The decibel (abbreviated as ‘dB’) seems to be everywhere in the world of NVH measurements. It may seem like a unit of measurement (as it is typically shown on the Y-axis) but really it’s not, it is unit-less. We see it used in acoustics, vibration, electronics, telephony, audio engineering & design…. But what is this unitless-unit, why is it used, and how do we use it correctly?
The decibel was originally developed and used by the telephone industry to quantify power loss in telegraph and telephone signals when sent through long cables. It is named in honor of Alexander Graham Bell, a pioneer in the field of telecommunication. While a decibel is defined as one tenth of a Bel, the Bel unit is rarely used.
The decibel is really nothing more than a logarithmic ratio between two numbers – a measured value and a reference value. It is shown in two forms below: Equation 1 for POWER quantities , and Equation 2 for field AMPLITUDE quantities.
Examples of POWER quantities: Sound Power (Watts), Sound Intensity (Watt/m2), electrical Power, electrical Intensity, etc.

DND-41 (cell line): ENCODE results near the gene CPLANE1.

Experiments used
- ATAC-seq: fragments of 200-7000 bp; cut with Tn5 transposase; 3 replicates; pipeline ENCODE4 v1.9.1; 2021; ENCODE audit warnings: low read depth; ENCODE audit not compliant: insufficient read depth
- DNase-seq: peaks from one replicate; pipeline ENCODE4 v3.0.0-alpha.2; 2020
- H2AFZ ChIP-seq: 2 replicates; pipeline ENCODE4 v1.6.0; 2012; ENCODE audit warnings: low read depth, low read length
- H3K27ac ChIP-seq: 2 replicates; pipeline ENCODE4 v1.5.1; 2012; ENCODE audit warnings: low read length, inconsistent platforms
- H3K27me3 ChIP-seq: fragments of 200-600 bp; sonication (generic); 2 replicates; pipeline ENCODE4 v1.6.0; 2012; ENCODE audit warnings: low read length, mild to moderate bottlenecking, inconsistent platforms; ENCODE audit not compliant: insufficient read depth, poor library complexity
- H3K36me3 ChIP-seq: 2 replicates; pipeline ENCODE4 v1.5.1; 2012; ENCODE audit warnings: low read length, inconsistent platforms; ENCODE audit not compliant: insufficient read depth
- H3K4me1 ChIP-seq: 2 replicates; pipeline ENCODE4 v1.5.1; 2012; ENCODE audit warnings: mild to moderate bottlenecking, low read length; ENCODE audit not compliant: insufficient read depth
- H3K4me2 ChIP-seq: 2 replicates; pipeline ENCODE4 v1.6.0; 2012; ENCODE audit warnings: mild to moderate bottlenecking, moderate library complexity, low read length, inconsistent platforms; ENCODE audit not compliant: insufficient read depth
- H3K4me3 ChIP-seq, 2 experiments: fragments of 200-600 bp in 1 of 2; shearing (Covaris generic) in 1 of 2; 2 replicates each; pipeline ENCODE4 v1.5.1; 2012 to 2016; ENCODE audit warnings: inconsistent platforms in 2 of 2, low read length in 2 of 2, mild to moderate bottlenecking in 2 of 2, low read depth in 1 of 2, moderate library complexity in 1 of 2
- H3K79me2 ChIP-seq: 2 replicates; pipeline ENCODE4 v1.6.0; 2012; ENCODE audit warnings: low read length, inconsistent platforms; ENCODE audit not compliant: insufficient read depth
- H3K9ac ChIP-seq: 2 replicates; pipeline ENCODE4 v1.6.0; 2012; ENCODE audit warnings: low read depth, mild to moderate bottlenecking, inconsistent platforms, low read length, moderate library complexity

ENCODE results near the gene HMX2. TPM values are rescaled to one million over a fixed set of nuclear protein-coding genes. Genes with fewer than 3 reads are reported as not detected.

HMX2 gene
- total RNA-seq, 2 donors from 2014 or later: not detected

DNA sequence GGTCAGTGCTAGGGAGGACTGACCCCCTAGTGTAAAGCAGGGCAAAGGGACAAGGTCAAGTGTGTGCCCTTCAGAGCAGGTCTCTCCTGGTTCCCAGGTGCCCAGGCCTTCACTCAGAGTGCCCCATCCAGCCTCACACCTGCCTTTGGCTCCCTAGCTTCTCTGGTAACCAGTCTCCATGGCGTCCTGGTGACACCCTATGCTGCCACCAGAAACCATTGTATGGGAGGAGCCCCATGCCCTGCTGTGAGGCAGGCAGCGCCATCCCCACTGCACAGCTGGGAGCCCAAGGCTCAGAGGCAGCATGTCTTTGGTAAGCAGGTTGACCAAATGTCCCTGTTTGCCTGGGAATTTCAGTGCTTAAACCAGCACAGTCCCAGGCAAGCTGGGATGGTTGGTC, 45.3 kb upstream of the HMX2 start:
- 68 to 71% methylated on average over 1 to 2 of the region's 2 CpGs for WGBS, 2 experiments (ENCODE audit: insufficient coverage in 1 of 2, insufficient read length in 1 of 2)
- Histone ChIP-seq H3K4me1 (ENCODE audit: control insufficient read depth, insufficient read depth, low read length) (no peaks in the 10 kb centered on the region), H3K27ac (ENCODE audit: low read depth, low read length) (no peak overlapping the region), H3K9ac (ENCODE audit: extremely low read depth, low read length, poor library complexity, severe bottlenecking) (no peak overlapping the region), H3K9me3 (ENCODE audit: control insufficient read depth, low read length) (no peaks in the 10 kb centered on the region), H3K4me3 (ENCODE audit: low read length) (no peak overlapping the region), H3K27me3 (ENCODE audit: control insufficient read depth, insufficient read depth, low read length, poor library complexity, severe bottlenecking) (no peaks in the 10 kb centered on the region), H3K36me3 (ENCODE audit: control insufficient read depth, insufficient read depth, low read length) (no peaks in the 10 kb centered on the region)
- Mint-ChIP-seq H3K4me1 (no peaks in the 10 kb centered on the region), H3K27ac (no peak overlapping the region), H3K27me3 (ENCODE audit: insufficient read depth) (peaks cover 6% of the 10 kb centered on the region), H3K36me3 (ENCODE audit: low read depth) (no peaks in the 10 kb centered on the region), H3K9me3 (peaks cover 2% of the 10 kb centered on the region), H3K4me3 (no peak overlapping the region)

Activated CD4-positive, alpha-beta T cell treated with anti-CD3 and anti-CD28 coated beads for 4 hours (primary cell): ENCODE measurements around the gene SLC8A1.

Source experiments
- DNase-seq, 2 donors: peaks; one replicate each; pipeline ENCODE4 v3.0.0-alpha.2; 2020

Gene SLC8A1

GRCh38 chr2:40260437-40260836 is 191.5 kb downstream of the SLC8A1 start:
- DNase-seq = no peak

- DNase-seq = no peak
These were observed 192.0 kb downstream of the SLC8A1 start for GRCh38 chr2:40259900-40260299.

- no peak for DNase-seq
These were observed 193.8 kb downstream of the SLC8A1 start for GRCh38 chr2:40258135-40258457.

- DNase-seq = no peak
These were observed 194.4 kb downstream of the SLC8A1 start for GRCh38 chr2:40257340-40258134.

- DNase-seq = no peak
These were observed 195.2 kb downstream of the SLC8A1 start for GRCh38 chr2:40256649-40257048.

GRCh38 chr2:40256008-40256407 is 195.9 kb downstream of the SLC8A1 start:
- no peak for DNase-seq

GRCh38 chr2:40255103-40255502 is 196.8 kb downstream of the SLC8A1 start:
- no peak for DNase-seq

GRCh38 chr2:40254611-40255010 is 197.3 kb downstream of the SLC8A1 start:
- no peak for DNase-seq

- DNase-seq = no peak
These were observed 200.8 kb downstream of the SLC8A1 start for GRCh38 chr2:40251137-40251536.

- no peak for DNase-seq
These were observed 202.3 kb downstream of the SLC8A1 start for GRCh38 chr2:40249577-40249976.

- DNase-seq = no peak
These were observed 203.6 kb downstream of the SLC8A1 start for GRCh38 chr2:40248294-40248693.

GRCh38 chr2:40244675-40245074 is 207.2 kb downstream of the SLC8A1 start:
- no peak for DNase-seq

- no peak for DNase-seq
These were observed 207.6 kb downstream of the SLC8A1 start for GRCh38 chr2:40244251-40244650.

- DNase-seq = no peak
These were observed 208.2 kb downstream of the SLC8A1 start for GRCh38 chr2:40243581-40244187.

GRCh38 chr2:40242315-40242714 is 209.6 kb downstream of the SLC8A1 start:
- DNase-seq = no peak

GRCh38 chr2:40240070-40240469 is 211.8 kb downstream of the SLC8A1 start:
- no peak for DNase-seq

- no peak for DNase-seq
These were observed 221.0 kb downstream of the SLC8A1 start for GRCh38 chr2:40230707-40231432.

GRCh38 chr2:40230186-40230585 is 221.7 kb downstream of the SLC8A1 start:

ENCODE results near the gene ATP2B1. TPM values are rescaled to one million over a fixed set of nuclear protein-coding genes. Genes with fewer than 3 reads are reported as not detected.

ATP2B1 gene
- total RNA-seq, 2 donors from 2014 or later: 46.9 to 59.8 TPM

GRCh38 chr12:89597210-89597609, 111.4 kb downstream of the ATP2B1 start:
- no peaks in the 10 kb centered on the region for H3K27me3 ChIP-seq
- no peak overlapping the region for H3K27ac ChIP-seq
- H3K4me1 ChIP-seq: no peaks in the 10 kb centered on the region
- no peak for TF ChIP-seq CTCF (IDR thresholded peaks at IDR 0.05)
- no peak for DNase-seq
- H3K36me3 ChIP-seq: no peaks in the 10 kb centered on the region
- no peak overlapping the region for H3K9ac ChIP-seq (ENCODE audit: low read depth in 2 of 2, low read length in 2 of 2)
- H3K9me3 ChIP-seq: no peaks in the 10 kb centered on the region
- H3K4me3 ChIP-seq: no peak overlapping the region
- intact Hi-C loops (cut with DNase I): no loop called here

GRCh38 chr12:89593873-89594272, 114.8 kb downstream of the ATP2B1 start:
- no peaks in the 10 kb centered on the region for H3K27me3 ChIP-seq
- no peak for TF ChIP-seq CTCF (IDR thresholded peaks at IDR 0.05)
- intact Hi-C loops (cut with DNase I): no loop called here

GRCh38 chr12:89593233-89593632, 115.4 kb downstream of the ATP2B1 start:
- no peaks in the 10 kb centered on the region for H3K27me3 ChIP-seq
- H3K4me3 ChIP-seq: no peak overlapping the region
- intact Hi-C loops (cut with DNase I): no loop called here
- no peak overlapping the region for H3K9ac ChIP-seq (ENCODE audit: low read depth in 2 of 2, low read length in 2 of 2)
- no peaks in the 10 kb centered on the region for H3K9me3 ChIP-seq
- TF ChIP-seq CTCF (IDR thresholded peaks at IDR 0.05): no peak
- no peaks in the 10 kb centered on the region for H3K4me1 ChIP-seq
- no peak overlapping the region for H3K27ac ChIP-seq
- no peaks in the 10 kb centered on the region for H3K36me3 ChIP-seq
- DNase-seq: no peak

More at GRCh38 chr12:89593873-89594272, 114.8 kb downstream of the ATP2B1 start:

Examples of AMPLITUDE quantities: Pressure (Pa), Voltage (V), Acceleration (m/s2), temperature, etc. The amplitude of the field quantities should be in RMS.
As the decibel value depends entirely on the ratio between a measured value and the reference value, it is therefore critical to select the proper reference for the calculation. This is particularly important when comparing values between tests or measurements.
In acoustics, dB are often used to report sound pressure level (SPL). The reference for pressure in Pascals has been established as 20 micro Pascals (20e-6 Pa). This value represents the average human hearing threshold at 1000 Hz, or the smallest pressure fluctuation perceivable to the average human ear at 1000 Hz.
Let’s take a look at a sample calculation to see how it works.
Using your LMS SCADAS hardware and LMS Test.Lab software, suppose you set up a microphone to record an orchestra. While they are tuning their instruments you make a quick recording. The RMS amplitude of the sound reads 1.084 Pascals. What is the dB amplitude of the sound?
Since sound pressure is an AMPLITUDE quantity, we will use the formulation below
Remember our dB Reference for Sound Pressure Level is 20 micro Pascals. Filling in our equation we get the following:
You can check your work by having Test.Lab display your recording in decibel format.
Right-click on the Y-axis, select “Format”
Then select “dB/Level”
Looks like we got the correct answer! Of course this is ONLY because we chose the same reference value as Test.Lab used.
Double Check - LMS Units Editor
You can always check to see what the default reference value that Test.Lab will use by looking in the LMS Configuration & Units System editor and finding your particular quantity.